Area 2: Fertility counselling and preservation

Various treatment options provided as part of transgender health care can affect fertility. As a result, current clinical guidelines recommend fertility counselling prior to the commencement of such treatments and the use of fertility preservation measures, where appropriate. The provision of such counselling and fertility preservation to transgender children and adolescents is an area that deserves further exploration, and we are currently undertaking a series of studies in this area.

Related publications:

  1. Lai TC, Davies C, Robinson K, Feldman D, Elder CV, Cooper C, Pang KC, McDougall R. (2021) Effective fertility counselling for transgender adolescents: a qualitative study of clinician attitudes and practices. BMJ Open. 11(5):e043237.
  2. Lai TC, McDougall R, Feldman D, Elder CV, Pang KC. (2020) Fertility Counselling for Transgender Adolescents: a review. Journal of Adolescent Health. 66(6): 658-665
  3. Pang KC, Peri AJS, Chung HE, Telfer M, Elder CV, Grover S, Jayasinghe Y. (2020) Rates of Fertility Preservation Use Among Transgender Adolescents. JAMA Pediatrics. e200264.

Area 3: Non-binary young people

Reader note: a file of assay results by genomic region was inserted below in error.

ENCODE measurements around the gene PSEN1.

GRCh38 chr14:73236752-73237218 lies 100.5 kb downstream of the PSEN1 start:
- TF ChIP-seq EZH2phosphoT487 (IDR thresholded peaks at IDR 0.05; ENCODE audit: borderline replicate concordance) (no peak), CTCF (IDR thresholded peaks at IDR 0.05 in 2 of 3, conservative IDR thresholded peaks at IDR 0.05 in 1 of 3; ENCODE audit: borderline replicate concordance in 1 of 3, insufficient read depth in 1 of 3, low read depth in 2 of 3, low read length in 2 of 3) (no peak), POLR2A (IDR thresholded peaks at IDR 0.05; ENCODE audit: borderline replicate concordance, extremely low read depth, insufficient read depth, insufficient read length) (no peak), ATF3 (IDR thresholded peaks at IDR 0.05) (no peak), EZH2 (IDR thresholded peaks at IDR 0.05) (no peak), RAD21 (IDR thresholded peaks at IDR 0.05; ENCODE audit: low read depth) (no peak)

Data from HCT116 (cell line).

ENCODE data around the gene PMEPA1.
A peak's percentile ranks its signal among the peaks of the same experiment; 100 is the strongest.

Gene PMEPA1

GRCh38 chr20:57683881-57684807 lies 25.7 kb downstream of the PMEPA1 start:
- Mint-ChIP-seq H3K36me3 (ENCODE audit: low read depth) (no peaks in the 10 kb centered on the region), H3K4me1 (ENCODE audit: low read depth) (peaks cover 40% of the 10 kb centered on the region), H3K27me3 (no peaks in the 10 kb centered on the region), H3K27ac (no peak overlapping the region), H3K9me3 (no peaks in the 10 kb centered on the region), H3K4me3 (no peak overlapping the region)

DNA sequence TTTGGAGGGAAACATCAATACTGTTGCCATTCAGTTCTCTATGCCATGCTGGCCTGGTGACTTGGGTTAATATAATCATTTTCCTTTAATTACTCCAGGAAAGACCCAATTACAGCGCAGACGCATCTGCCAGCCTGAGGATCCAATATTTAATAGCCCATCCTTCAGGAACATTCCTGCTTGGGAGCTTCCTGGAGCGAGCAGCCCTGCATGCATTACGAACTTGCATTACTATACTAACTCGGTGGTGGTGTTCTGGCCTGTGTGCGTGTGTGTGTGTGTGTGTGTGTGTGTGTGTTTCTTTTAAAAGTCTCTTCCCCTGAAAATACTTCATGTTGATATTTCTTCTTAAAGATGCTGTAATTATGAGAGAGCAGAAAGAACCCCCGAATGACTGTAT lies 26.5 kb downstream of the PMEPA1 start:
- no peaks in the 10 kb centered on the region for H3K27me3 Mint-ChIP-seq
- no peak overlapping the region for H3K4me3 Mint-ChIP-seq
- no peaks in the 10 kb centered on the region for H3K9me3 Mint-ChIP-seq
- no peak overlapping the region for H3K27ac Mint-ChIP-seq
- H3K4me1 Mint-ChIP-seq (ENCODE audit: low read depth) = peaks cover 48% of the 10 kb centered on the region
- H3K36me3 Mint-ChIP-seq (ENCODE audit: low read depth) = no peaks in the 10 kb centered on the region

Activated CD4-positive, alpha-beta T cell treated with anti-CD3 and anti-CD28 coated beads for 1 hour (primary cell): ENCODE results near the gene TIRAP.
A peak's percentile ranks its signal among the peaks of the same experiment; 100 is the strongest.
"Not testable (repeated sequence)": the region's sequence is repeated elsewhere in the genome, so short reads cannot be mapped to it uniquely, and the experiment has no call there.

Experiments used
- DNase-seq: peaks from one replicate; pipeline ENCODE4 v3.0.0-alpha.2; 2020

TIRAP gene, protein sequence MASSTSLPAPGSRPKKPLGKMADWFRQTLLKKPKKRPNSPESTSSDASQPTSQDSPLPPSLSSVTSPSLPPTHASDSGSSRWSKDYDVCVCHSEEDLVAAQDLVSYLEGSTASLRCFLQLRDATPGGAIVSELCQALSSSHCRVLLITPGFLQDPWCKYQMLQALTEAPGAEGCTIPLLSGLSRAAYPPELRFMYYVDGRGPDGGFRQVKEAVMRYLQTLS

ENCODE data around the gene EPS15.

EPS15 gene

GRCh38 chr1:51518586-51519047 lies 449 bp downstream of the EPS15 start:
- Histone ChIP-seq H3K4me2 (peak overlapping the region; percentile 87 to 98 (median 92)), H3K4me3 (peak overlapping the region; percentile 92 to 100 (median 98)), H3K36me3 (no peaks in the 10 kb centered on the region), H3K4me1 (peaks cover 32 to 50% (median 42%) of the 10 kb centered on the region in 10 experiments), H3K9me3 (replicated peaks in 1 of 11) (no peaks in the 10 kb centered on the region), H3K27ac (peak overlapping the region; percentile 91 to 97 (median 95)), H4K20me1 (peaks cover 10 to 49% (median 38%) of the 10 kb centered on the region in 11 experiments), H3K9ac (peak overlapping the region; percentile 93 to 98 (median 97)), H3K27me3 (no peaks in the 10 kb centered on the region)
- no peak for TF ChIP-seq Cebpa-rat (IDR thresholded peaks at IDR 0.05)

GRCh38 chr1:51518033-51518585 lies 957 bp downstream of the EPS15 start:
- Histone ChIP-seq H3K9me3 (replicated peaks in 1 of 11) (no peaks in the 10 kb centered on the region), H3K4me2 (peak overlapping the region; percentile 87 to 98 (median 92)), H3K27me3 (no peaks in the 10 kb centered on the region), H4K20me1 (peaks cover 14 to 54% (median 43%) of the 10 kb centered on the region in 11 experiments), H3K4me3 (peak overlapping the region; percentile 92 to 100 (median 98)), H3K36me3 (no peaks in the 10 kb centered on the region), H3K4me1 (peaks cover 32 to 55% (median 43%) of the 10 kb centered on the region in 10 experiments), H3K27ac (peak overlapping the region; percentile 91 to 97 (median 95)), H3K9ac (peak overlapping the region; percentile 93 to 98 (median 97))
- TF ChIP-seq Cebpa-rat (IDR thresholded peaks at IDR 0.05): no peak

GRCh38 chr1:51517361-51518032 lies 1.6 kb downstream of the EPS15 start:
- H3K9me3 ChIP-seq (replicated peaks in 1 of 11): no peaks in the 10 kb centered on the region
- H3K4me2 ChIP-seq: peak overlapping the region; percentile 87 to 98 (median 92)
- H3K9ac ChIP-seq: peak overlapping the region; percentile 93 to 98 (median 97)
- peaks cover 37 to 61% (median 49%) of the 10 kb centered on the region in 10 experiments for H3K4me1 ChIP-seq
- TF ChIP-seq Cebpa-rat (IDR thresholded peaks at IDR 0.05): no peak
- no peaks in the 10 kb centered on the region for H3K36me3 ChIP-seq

Despite the growing awareness that significant numbers of children and adolescents identify as transgender or gender diverse, it is often not appreciated that many of these young people do not conform to traditional binary notions of male and female and instead have a ‘non-binary’ gender identity. The health of non-binary individuals is under-represented in research, and we are conducted a range of studies to help fill this gap.

  1. Xu JY, O’Connell MA, Notini L, Cheung AS, Zwickl S, Pang KC. (2021) Selective estrogen receptor modulators (SERMs): a potential option for non-binary gender-affirming hormonal care? Frontiers in Endocrinology. 12: 742.
  2. Notini, L, Pang KC, Telfer M, McDougall RJ. (2021) “No one stays just on blockers forever”: Clinicians’ divergent views and practices regarding puberty suppression for non-binary young people. Journal of Adolescent Health. 68(6):1189-1196.
  3. Cheung AS, Leemaqz S, Wong JWP, Chew D, Ooi O, Cundill P, Silberstein N, Locke P, Grayson R, Zajac JD, Pang KC. (2020) Non-Binary and Binary Gender Identity in Australian Trans and Gender Diverse Individuals. Archives Sexual Behavior. 49: 2673–2681.
  4. Chew D, Tollit MA Poulakis Z, Zwickl S, Cheung AS, Pang KC. (2020) Youths with a non-binary gender identity: a review of their sociodemographic and clinical profile. Lancet Child and Adolescent Health. 4(4):322-330
  5. Pang KC, Notini L, McDougall R, Gillam L, Savulescu J, Wilkinson D, Clark BA, Olson-Kennedy J, Telfer MM, Lantos JD. (2020) Ethics Rounds: Long-term puberty suppression for a non-binary teen. Pediatrics. 145(2):e20191606.
  6. Notini, L, Earp, B.D, Gillam L, McDougall RJ, Savulescu J, Telfer M, Pang KC. (2020) Identity, wellbeing and autonomy in ongoing puberty suppression for non-binary adults: a response to the commentaries. Journal of Medical Ethics. 46(11):761-762.
  7. Notini, L, Earp, B.D, Gillam L, McDougall RJ, Savulescu J, Telfer M, Pang KC. (2020) Forever young? The ethics of ongoing puberty suppression for non-binary adults. Journal of Medical Ethics. 46(11):743-752.

Area 4: Autism and gender dysphoria